Many a dog's courage, steadfastness, trust and loyalty to man has been
proven. However, an ancient Welsh saga raised the question about man's
reciprocation of those qualities.
As part of a large dowry on
his wedding to a daughter of the English King, so the saga tells us,
Welsh prince Llewelyn ap Iorwerth received a wolfhound named Gelert.
The dog proved to be leader among the Prince's hunting dogs. He was
also a gentle and friendly animal and was appointed a personal guard
dog by the family.
One day having to leave his new baby son in
the castle while he was away hunting, the Prince ordered Gelert to
stand guard on the baby's sleeping chamber. Returning later that day,
the Prince entered his child's chamber to find a scene of horror. The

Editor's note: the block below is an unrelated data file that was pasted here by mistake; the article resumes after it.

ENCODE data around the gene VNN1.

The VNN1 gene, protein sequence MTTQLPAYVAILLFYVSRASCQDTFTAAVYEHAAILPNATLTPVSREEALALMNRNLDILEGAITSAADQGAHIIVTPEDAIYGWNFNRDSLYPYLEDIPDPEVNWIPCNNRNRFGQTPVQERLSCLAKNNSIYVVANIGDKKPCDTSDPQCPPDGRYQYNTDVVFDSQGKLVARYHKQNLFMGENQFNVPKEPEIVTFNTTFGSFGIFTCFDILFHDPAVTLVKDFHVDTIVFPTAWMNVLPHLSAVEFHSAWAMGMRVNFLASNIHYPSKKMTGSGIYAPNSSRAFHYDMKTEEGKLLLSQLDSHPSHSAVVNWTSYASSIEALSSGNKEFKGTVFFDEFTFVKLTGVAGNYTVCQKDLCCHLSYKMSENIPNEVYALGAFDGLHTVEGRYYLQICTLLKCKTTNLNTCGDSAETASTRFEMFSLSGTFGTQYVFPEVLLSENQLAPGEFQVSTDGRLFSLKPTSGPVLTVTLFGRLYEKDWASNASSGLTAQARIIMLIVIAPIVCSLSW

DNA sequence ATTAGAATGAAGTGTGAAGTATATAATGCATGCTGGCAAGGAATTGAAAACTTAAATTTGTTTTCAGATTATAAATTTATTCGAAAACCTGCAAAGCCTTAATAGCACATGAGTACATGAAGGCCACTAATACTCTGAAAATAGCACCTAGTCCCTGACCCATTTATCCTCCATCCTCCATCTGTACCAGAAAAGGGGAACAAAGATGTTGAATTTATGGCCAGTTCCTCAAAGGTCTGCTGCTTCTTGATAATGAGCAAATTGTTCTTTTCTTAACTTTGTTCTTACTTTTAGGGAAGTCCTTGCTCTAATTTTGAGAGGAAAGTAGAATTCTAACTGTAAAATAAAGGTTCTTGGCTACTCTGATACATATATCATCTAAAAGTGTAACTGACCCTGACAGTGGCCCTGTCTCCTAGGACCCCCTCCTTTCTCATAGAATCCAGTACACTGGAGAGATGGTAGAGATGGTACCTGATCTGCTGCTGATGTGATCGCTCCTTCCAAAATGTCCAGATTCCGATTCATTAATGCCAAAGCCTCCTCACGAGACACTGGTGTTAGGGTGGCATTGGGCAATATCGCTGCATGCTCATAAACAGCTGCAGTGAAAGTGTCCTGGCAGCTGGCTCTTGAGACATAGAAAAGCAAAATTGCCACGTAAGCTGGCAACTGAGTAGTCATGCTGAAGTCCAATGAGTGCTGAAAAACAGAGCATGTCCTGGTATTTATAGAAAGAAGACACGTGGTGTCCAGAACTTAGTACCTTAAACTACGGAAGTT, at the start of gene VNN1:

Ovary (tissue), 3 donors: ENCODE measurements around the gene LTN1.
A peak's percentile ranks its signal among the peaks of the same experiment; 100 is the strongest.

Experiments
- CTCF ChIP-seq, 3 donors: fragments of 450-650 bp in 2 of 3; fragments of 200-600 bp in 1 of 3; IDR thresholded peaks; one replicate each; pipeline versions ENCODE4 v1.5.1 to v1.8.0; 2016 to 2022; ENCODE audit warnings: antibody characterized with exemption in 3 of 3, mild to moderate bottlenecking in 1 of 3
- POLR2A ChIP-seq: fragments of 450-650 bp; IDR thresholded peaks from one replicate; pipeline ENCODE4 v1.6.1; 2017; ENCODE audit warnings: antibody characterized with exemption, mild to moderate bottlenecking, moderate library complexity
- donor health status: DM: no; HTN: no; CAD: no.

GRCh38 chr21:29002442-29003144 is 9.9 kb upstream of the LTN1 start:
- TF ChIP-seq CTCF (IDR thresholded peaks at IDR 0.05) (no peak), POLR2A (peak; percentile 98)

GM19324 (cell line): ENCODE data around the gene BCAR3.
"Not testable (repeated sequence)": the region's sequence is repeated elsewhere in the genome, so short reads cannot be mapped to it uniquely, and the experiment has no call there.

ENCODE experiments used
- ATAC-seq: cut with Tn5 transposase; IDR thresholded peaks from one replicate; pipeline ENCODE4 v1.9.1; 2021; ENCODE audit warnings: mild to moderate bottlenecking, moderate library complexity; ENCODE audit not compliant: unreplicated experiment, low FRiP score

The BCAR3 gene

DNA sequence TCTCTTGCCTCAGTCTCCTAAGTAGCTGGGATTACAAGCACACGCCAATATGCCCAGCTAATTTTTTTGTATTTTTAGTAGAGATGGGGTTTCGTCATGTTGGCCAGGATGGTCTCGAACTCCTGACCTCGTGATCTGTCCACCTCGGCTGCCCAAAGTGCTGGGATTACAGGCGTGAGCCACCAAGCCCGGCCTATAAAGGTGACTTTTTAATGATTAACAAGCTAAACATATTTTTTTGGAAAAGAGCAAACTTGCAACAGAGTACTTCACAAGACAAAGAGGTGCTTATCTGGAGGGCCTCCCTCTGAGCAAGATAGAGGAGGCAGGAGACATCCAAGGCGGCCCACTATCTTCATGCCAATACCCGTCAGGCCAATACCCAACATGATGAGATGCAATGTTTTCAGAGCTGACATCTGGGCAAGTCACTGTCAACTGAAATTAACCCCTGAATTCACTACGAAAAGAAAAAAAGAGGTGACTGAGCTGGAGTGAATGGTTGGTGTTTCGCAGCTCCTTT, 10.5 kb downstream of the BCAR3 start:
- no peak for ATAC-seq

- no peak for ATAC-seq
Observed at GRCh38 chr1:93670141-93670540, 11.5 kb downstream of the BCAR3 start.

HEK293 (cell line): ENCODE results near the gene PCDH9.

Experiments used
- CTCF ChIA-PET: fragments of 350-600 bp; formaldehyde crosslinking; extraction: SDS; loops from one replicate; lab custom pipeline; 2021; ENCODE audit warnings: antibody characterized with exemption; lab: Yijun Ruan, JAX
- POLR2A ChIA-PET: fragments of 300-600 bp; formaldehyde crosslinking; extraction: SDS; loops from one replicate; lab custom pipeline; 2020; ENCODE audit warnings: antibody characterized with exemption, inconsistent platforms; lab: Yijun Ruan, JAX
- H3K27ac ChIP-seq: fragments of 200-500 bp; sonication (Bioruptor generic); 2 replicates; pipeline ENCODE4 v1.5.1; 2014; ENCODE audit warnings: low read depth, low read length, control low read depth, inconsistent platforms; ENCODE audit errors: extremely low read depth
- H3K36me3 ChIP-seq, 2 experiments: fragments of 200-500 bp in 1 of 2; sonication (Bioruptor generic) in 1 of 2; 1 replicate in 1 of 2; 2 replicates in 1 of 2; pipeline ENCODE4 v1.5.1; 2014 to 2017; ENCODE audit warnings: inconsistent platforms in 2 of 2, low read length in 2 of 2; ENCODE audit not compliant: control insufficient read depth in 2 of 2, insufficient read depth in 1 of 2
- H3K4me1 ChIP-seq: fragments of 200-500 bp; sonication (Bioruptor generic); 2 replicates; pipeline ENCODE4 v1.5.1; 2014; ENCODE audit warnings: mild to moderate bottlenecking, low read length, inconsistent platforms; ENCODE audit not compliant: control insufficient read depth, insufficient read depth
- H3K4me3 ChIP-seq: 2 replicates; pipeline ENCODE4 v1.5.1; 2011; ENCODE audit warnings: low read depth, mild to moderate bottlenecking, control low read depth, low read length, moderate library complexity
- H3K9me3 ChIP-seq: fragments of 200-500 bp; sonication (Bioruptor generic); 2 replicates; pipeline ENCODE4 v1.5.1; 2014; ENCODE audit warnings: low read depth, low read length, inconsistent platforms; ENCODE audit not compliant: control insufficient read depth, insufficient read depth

cradle seemed empty except for blood stained blankets, in fact there
was blood everywhere! At the head of the cradle stood Gelert, he too
was covered in blood, dripping from his jaws!
immediately assumed the dog had turned killer and in a rage drew his
sword and plunged it into Gelerts' body. As Gelert fell mortally
wounded the Prince heard a cry from beneath the blood soaked blankets.
Throwing them aside he saw his smiling son, alive and unharmed. As he
leaned over to pick up his son, he saw behind the cradle, lying against
the wall was a large wolf with its throat torn out...dead!
there had been a fierce struggle between the dog and the wolf. Suddenly
the Prince realised the enormity of his rash deed in condemning
Gelert...for surely it was Gelert who had killed the attacking wolf.
Rushing to the aid of the stricken dog he was too late, with a last
lick of the Prince's hand Gelert died of his sword wound. The prince
was haunted by his lack of trust, for the rest of his life.
Gelert was buried with full honours at Beddgelert (The Grave of Gelert) in Wales.